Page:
British Lawmaker Will Propose Revised Bill to Limit Late-Term Abortions

International   |   Steven Ertelt   |   Dec 14, 2006   |   9:00AM   |   WASHINGTON, DC

British Lawmaker Will Propose Revised Bill to Limit Late-Term Abortions Email this article
Printer friendly page

by Steven Ertelt Editor
December 14
, 2006

London, England ( — A British lawmaker who failed in her previous bid to put more limits in place on late-term abortions has said she will come back with a revised version of the legislation. Current British law allows abortions to be done for virtually any reason until 24 weeks into pregnancy.

Tory MP Nadine Dorries previously failed to get approval in October for a measure that would push the limit to 21 weeks.

Her new proposal calls for a halt to abortions at 20 weeks and a one-week reflection period between the request for the abortion and when it’s done, shorter than the 10 day period in her previous bill.

Dorries told the BBC that she wants the late-term abortion limits because the method used to kill the unborn child is "barbaric."

She described how the abortion practitioner gives the baby a lethal injection and that the dead baby is delivered on the second day of the abortion procedure.

"Clearly this is a barbaric practice and I will not stop campaigning until it is outlawed," she told the BBC.

"How can it possibly be right that on one hospital ward we have doctors working to save the life of a baby born at 22 weeks, yet on another a doctor is aborting one of the same gestation?" Dorries added.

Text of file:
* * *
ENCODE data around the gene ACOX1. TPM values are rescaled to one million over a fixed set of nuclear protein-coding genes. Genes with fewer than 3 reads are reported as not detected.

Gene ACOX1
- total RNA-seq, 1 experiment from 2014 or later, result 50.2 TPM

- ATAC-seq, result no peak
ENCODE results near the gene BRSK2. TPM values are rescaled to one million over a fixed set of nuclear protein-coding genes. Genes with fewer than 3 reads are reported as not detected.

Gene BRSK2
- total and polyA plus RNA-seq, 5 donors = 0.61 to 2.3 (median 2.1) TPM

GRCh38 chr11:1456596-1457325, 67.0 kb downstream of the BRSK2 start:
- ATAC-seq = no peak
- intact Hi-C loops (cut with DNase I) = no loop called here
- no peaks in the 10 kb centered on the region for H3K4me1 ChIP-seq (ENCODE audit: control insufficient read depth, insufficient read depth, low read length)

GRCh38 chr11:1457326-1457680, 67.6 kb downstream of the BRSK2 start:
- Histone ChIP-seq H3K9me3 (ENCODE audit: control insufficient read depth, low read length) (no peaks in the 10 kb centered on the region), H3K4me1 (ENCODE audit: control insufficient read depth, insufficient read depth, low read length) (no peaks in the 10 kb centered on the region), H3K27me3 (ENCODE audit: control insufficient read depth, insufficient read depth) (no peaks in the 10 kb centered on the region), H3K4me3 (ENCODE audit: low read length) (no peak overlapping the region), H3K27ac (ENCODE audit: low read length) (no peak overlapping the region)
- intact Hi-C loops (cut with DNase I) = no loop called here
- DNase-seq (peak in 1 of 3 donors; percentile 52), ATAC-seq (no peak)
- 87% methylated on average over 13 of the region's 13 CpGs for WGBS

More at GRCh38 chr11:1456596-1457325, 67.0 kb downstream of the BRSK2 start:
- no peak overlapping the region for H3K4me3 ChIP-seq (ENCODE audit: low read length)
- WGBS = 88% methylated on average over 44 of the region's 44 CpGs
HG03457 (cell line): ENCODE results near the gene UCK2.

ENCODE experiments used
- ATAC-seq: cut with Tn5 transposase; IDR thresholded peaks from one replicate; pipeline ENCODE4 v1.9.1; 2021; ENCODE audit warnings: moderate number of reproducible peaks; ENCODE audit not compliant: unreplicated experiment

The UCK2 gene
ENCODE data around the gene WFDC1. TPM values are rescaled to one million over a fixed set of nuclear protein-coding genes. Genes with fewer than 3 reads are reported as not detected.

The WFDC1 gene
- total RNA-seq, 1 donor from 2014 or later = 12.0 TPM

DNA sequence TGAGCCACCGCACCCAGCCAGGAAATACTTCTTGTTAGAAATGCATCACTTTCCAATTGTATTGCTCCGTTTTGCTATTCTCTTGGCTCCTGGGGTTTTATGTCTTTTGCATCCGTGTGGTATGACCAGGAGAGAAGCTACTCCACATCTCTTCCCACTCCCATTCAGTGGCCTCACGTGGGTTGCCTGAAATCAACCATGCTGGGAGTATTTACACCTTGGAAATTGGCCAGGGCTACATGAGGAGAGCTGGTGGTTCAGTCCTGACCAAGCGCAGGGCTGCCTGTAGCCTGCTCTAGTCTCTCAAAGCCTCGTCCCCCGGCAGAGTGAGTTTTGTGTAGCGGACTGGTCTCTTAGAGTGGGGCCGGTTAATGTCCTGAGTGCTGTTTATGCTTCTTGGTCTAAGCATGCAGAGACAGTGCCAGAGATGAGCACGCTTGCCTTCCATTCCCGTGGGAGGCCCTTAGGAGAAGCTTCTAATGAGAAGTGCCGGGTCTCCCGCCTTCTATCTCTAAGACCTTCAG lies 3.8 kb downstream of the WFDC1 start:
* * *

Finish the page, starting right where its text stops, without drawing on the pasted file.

Abortion advocates oppose Dorries’ efforts to reduce late-term abortions and Labour MP Chris McCafferty called the measure "an attack on women’s reproductive rights."

Dorries told the BBC she wants the bill considered next month when England marks the 40th anniversary of the 1967 Abortion Act, which allowed unlimited abortions through 24 week of pregnancy.

Her first bill, which failed on a 187-108 vote, divided the pro-life community with some supporting the limits and others saying they didn’t go far enough and contained too many exceptions to adequately protect unborn children.

The Society for the Protection of Unborn Children previously said it opposed the bill because it limited some abortions but "abandons" disabled babies who have non life-threatening conditions.

Anthony Ozimic, the political secretary for SPUC said the Dorries bill applied only to abortions for socioeconomic reasons and didn’t affect abortions done on babies because they have a disability — even one as minor as a cleft palate. Such abortions are allowed up until birth, he explained.

There are about 180,000 abortions done annually in England and Wales and about 3,000 late-term abortions are done each year.

Related web sites:
Society for the Protection of Unborn Children –